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View Diary: Can "the People" Sue the US Congress? (106 comments)

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  •  The problem with your argument... (1+ / 0-)
    Recommended by:
    VClib

    ...is that there has been no legal determination defining the funds deducted from the paychecks of US Postal Service employees, according to policies set by Congress (who have the power to set such policies under the Constitution), as "overpayments."

    In fact, the GAO report cited by another user goes out of its way to explicitly not present a legal definition of those funds as "overpayments."

    The funds were legally deducted from the employees' paychecks and put into the federal pension fund; at the moment, they may be rhetorically agreed to have been "overpayments," but there is no law, statute, or judicial statement establishing that as their legal status.

    For the moment, legally speaking, they are not "overpayments" at all, just more money in the federal workers' pension fund.

    "When I give food to the poor, they call me a saint. When I ask why the poor have no food, they call me a communist." --Dom Helder Camara, archbishop of Recife

    by JamesGG on Mon Dec 05, 2011 at 12:46:39 PM PST

    [ Parent ]

    •  Why don't you (0+ / 0-)

      tell me the legal Policy or Bill passed that gave Congress the power to decide which taxpayers get their payroll tax overpayments?

      When your payroll taxes are taken out they go to Social Security and Medicaid, so if your boss overpays from taking too much out of your FICA then I suppose you don't get that money back - and I know you'd be cool with that, right?

      •  FICA and payroll-tax deductions... (1+ / 0-)
        Recommended by:
        VClib

        ...are set statutorily by Congress.

        If Congress passed a law stating that such overpayments, once they'd reached the federal government, wouldn't be paid back, but that they instead functioned as an effective hike in the FICA rate, I'd be pissed off about it, but I wouldn't have any legal recourse in the matter.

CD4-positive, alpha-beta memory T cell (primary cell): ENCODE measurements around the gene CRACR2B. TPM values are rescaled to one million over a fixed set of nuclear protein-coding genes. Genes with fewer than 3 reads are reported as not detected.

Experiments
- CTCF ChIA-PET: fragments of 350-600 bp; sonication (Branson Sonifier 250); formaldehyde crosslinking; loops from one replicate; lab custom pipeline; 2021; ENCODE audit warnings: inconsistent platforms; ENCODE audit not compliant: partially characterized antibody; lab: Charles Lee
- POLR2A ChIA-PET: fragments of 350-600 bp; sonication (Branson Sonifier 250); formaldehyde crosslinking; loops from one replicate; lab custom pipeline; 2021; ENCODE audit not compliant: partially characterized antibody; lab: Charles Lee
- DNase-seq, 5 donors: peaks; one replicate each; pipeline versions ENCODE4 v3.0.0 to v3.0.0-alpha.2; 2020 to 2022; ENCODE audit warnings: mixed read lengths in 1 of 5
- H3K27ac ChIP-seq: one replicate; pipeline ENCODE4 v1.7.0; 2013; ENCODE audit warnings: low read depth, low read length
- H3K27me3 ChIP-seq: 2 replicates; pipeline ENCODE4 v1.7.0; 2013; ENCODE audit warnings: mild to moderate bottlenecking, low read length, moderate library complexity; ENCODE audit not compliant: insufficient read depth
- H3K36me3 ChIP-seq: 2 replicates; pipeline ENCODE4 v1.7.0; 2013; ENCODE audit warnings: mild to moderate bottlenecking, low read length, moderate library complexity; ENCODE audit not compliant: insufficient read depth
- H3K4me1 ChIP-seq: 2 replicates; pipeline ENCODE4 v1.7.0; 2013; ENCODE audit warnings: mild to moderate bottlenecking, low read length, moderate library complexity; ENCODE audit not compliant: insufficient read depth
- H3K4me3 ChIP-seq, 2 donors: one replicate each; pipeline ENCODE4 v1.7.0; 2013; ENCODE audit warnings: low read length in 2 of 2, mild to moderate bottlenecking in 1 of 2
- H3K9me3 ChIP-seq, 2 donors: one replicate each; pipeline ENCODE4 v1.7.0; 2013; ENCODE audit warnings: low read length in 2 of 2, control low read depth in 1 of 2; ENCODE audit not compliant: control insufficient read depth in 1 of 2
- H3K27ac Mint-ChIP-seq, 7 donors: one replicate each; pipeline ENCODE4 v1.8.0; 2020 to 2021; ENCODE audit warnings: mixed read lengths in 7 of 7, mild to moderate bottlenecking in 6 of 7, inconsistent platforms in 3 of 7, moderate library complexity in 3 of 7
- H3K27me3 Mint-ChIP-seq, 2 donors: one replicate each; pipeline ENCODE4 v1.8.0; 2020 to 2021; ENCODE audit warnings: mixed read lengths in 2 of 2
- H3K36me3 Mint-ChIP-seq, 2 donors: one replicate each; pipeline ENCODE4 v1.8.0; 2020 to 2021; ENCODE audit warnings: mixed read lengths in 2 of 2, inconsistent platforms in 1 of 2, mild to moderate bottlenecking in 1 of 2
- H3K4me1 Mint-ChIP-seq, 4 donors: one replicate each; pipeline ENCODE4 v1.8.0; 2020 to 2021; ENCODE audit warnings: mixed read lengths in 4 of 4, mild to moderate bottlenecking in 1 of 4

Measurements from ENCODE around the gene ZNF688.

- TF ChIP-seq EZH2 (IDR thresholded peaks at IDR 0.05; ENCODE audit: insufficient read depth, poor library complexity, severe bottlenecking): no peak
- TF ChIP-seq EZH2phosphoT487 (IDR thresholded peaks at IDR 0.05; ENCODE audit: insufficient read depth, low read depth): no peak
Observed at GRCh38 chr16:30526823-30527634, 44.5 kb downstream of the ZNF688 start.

That is also the case for federal employees and their payments into the federal pension system. There has been no legal determination whatsoever that the payments in question were, in fact, "overpayments."

        "When I give food to the poor, they call me a saint. When I ask why the poor have no food, they call me a communist." --Dom Helder Camara, archbishop of Recife

        by JamesGG on Mon Dec 05, 2011 at 01:47:45 PM PST

        [ Parent ]

        •  That's just it JamesGG -Congress has NO SUCH LAW (0+ / 0-)

          I agree with you,

          If Congress passed a law stating that such overpayments, once they'd reached the federal government, wouldn't be paid back, but that they instead functioned as an effective hike in the FICA rate, I'd be pissed off about it, but I wouldn't have any legal recourse in the matter.

          But Congress has no such law.  Nor do they have a law that says
          "If fed employees overpay in payroll taxes they don't get their money refunded."

          That's just it, there is NO SUCH LAW.

          BTW: Postal Workers are not federal employees. They haven't been since the 80's but that's a technicality the point is, even if they were still Federal employees there is no law that Congress has ever passed that says overpayments won't be sent back to the employee.

          Also, I don't think they'd have the Constitutional authority as the Constitution says the taxes shall be uniform and if Congress keeps overpayment then one group would be paying more than another group which would mean taxes were not collected "uniformly"

          Art 1 Section 8
          imposts and excises shall be uniform throughout the United States;
          •  That portion was superseded... (0+ / 0-)

            ...by the 16th Amendment expressly permitting income tax, "from whatever source derived, without apportionment among the several States, and without regard to any census or enumeration."

            If I:8 were still in force for all taxes, then progressive income taxation would be unconstitutional.

            "When I give food to the poor, they call me a saint. When I ask why the poor have no food, they call me a communist." --Dom Helder Camara, archbishop of Recife

            by JamesGG on Mon Dec 05, 2011 at 02:16:07 PM PST

            [ Parent ]

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